Harman Kardon Invoke Speaker
The Amazon Echo-like Invoke speaker was announced in Stamford, Connecticut, May 8, 2017. Harman Kardon

Samsung subsidiary Harman Kardon quietly announced its Amazon Echo competitor, called Invoke Monday. The speaker, powered by Microsoft’s voice assistant Cortana, is expected to have features such as integration with Microsoft productivity tools, such as MS-Word and artificial intelligence (AI) more focused on human-machine interactions.

“We are excited to partner with Harman Kardon to create a speaker that combines premium audio and stylish design with the intelligence of Cortana. This is our next step in bringing Cortana to even more devices to help users be more productive wherever they are,” Jordi Ribas, corporate vice president, AI Products at Microsoft, said in the press release.

Read: Harman Kardon Cortana Speaker Certified: Will It Compete With Amazon Echo And Google Home?

The Invoke speaker looks similar to Amazon Echo and Google Home — it has a cylindrical design and a top with LED lighting, which glows when the speaker is listening to the user’s voice commands. It is also capable of performing tasks that regular smart speakers do, such as playing music, managing calendars and activities and setting reminders. Just like Google Home, it is built around the smart home concept and lets you perform tasks such as turning off the lights or controlling your home’s temperature by giving a voice command, the prerequisite being you have a connected Internet-of-things system in place.

But, the speaker does come with some features that differentiate it from others in the market. These include:

Integration with Microsoft’s software tools: Since the speaker is Cortana-based and a new version of Cortana is in the works, it is expected to be deeply integrated with the Microsoft’s Office 365 productivity suite. In addition to this, Microsoft acquired an artificial intelligence startup, Maluuba in January. The company is expected to integrate Maluuba’s functionality into Cortana, which would lets users perform high-level tasks such as dictating a word document and getting it typed on the PC.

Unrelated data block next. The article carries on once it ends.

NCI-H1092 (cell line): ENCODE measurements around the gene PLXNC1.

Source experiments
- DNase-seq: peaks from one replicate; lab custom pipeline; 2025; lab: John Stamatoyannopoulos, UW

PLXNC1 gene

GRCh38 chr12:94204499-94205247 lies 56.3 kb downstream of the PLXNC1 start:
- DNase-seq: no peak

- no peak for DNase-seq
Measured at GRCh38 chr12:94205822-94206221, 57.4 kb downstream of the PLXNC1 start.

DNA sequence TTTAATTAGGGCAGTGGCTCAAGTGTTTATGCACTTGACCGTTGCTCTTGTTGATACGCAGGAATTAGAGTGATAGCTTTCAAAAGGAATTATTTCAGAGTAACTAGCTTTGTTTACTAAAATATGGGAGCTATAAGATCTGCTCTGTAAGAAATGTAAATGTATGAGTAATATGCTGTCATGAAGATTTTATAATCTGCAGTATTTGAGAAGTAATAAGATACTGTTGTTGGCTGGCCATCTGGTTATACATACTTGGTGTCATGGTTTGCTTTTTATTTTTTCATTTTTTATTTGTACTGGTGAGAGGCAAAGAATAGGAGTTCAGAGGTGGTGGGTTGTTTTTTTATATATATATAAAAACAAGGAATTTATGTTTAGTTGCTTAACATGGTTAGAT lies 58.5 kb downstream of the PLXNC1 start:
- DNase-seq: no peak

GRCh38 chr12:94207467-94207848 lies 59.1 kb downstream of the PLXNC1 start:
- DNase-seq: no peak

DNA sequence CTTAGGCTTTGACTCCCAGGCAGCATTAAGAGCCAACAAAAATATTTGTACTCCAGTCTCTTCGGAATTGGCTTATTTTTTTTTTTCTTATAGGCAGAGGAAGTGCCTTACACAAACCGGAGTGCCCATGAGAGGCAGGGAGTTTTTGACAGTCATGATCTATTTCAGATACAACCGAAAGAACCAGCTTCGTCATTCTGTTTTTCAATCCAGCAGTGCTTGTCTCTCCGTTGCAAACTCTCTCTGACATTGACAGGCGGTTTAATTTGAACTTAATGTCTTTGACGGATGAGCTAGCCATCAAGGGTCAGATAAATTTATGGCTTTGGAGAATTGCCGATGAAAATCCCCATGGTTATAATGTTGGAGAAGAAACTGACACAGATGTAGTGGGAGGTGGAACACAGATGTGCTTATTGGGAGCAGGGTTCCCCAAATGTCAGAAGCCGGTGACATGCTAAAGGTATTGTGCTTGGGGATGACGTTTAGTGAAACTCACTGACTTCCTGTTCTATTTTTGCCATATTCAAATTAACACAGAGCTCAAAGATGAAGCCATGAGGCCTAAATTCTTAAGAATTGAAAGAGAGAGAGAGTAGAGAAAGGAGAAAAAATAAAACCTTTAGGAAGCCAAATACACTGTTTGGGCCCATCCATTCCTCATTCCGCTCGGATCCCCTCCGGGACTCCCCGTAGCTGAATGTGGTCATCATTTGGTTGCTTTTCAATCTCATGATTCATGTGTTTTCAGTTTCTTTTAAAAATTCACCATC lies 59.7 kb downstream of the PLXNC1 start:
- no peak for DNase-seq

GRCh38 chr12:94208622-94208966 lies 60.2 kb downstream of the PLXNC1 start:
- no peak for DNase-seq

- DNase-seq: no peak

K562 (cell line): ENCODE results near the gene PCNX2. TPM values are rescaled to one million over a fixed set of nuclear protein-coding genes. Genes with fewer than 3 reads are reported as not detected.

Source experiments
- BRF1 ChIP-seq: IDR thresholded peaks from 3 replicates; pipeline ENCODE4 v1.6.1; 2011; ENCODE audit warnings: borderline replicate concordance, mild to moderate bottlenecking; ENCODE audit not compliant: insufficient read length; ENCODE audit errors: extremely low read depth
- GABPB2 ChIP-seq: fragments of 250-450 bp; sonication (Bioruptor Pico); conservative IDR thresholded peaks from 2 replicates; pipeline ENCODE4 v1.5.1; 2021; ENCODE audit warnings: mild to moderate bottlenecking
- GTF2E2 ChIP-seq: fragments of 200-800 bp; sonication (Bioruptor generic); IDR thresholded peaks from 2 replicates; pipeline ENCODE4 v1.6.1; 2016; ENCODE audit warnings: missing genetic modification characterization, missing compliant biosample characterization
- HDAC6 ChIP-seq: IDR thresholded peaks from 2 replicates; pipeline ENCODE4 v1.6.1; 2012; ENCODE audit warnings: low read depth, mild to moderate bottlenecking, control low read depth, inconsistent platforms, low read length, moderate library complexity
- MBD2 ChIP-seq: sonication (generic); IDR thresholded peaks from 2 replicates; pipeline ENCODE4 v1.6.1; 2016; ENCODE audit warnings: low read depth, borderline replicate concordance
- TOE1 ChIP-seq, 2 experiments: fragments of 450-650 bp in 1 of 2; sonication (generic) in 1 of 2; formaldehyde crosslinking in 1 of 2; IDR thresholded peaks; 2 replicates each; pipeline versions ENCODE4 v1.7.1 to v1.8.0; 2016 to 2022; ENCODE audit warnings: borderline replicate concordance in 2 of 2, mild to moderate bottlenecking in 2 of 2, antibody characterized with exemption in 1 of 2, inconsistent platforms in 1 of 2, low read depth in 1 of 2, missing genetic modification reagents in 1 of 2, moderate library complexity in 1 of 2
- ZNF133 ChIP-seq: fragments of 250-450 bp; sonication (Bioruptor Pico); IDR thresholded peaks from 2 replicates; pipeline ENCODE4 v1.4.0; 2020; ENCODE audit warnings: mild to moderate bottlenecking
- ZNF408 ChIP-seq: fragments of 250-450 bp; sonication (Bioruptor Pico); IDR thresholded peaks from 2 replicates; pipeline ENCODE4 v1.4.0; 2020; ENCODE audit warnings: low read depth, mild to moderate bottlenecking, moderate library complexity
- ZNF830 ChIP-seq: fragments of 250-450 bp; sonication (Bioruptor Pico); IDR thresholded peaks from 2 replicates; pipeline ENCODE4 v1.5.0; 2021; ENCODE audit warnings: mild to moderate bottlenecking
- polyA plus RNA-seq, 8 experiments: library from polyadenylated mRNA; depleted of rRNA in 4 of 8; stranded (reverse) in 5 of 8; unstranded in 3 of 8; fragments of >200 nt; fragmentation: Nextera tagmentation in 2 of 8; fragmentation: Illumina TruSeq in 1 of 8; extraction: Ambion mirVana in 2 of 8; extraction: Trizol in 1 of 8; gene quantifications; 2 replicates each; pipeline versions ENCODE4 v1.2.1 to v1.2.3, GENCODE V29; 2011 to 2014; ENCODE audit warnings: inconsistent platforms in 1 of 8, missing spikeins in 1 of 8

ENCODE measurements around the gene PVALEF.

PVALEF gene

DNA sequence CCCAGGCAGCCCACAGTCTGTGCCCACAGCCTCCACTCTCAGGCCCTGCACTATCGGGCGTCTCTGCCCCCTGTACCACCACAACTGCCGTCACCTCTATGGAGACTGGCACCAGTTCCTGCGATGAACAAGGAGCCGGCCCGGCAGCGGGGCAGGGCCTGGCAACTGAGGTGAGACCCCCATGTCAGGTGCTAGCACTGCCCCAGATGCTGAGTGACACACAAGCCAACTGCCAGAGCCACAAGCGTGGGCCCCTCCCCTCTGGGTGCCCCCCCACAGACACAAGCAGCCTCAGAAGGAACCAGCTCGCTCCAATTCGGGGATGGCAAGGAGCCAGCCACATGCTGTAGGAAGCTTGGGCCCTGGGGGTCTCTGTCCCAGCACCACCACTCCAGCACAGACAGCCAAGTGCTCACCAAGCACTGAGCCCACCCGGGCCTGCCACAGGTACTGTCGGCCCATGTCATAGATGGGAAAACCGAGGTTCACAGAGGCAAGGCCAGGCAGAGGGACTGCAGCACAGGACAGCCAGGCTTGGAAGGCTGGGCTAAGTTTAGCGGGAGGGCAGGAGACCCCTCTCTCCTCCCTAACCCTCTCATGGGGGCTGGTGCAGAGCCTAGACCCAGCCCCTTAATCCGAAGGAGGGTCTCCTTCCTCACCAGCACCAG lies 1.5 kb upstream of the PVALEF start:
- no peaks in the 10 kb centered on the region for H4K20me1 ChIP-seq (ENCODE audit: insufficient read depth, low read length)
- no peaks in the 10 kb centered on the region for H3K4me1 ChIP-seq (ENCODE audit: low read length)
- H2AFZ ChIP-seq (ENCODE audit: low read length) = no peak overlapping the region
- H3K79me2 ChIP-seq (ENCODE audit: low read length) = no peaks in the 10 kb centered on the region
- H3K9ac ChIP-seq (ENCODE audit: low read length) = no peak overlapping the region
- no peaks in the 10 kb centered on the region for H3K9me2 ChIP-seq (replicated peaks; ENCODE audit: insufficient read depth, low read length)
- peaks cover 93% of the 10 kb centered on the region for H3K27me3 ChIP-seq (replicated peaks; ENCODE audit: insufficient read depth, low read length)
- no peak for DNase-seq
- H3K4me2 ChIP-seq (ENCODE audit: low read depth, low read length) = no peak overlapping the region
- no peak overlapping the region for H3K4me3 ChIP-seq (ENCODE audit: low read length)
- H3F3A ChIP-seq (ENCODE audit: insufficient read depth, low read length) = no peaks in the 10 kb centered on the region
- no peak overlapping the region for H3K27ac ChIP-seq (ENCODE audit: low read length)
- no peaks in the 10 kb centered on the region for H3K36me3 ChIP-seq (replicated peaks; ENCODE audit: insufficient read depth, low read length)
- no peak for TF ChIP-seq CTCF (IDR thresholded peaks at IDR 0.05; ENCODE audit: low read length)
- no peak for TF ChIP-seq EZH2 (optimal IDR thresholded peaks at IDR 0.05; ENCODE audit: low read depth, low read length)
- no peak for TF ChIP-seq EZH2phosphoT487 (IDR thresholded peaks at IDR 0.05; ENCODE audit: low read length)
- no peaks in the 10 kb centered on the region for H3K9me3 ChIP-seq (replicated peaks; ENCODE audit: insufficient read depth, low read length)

Conversational AI: Microsoft’s acquisition of Maluuba, might be key to a Cortana feature, which the company calls “conversational AI”. According to Harry Shum, executive vice-president of Microsoft’s artificial intelligence and research group, the company’s vision is to work towards a more general AI, which would enable machines to think, work and communicate like humans.

Skype calls: You will be able to make calls to mobile phones and landlines or any other device with a Skype functionality using the speaker.

Corporate usage: The speaker, might have some features, that are better for corporate usage in comparison to the consumer focus of the Google Home and Amazon Echo. These too, are derived from Maluuba.

“Imagine a future where, instead of frantically searching through your organization’s directory, documents or emails to find the top tax-law experts in your company, for example, you could communicate with an AI agent that would leverage Maluuba’s machine comprehension capabilities to immediately respond to your request. This is just one of hundreds of scenarios we could imagine as Maluuba pushes the state-of-the-art technology of machine literacy,” Shum said.

Read: Microsoft Pushing Cortana To Work With Refrigerators, Thermostats And Almost Everything Else

Enhanced voice-recognition: Invoke is fitted with Harman’s far-field voice recognition, which the company claims will let the speaker detect voice commands, even in an environment with a lot of ambient noise.

The speaker has been in the works for long and was certified in February. It will be launched this fall, according to the official press release.